Age- and Sex-Related Differences in the Maximum Muscle Performance and Rate of Force Development Scaling Factor of Precision Grip Muscles

in Motor Control
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The aim of this study was to explore the effects of age and sex on the rate of force development scaling factor (RFD-SF) and maximum performance (i.e., maximum grip force [GFMax] and maximum rate of grip force development [RGFDMax]) of precision handgrip muscles. Sixty-four subjects, allocated in four groups according to their age and sex, were asked to hold an instrumented handle with the tip of the digits and perform two tests: maximum voluntary contraction and RFD-SF tests. In the maximum voluntary contraction test, GFMax and RGFDMax were assessed. In the RFD-SF test, the subjects generated quick isometric force pulses to target amplitudes varying between 20% and 100% of their GFMax. The RFD-SF and R2 values were obtained from the linear relationship between the peak values of the force pulses and the corresponding peak values of the rate of force development. Younger adults and males produced higher GFMax and RGFDMax and presented higher R2 and RFD-SF than older adults and females, respectively. No correlations between GFMax and RFD-SF and between RGFDMax and RFD-SF were observed.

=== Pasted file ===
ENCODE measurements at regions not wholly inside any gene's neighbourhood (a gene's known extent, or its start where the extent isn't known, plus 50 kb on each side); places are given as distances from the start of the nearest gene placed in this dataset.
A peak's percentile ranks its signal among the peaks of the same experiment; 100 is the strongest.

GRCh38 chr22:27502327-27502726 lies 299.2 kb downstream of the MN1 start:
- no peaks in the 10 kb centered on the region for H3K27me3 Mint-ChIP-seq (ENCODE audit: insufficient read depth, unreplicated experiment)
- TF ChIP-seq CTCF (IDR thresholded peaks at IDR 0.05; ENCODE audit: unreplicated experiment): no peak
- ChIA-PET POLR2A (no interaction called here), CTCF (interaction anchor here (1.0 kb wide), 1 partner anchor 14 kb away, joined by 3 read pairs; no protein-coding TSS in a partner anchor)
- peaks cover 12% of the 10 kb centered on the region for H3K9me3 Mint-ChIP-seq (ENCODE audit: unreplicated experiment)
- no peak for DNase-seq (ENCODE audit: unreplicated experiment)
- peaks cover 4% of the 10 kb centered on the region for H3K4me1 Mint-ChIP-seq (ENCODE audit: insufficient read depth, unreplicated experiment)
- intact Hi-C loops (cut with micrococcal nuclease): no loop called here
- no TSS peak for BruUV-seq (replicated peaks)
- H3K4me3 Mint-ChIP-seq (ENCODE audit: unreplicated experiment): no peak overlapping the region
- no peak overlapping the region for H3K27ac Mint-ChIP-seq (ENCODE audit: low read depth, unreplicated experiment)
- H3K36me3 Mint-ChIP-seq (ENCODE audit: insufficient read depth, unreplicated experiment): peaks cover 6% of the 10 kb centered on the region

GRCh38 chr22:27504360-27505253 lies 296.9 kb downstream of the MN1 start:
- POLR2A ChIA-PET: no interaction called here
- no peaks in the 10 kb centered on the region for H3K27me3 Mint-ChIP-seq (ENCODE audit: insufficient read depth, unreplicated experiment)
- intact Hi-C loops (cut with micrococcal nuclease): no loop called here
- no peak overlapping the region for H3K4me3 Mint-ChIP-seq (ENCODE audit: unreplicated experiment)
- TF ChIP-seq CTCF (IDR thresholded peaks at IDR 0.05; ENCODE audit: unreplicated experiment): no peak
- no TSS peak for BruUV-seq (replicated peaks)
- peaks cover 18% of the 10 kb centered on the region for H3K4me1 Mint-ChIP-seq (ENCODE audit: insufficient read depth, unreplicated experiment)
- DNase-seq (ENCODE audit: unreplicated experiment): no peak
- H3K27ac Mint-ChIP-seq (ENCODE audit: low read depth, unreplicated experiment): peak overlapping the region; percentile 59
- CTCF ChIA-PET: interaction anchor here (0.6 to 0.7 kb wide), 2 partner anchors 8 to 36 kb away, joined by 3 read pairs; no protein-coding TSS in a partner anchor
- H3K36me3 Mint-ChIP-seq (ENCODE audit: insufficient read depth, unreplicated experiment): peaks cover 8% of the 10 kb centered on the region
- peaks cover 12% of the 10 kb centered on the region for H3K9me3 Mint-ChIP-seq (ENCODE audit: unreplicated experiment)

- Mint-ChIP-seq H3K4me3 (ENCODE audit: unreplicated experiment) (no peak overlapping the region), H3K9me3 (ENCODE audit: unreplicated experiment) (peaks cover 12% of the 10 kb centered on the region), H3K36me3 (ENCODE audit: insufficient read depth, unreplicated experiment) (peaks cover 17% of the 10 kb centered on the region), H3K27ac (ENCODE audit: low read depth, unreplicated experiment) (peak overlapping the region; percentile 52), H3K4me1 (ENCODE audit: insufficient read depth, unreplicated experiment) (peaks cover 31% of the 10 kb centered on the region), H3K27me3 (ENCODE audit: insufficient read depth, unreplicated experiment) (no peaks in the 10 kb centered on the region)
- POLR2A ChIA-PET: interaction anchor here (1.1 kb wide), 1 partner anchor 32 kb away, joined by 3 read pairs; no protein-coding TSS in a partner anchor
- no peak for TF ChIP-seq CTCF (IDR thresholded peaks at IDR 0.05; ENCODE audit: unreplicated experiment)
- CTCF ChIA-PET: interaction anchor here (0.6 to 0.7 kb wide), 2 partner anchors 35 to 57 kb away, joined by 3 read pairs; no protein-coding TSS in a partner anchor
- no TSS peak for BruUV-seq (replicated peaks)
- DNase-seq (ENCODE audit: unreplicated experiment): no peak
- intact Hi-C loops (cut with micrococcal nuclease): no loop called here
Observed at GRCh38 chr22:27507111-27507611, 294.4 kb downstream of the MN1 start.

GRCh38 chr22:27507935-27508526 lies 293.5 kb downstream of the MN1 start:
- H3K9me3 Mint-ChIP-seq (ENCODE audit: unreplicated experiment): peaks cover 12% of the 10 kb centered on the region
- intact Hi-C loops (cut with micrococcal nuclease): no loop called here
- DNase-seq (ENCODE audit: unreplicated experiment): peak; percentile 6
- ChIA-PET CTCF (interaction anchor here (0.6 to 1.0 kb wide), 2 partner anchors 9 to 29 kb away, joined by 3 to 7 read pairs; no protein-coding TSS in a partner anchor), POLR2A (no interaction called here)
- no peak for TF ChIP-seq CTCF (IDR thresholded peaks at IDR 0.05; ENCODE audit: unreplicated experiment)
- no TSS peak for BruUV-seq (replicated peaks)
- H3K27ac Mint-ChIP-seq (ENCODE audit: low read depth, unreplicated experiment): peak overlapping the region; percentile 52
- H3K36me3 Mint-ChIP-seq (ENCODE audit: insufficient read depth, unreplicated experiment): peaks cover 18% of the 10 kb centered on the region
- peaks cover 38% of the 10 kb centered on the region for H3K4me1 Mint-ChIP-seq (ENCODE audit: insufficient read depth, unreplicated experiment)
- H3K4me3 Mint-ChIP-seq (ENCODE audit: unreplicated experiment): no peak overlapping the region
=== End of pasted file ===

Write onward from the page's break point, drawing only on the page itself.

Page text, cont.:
Corrêa, Donato, Lima, Pereira, and de Freitas are with the Interdisciplinary Graduate Program in Health Sciences, Institute of Physical Activity and Sport Sciences, Universidade Cruzeiro do Sul, São Paulo, Brazil. Lima is also with the Universidade Paulista (UNIP), São Paulo, Brazil. Uygur is with the Department of Health and Exercise Science, Rowan University, Glassboro, NJ, USA.

de Freitas (Paulo.deFreitas@cruzeirodosul.edu.br and defreitaspb@gmail.com) is corresponding author.
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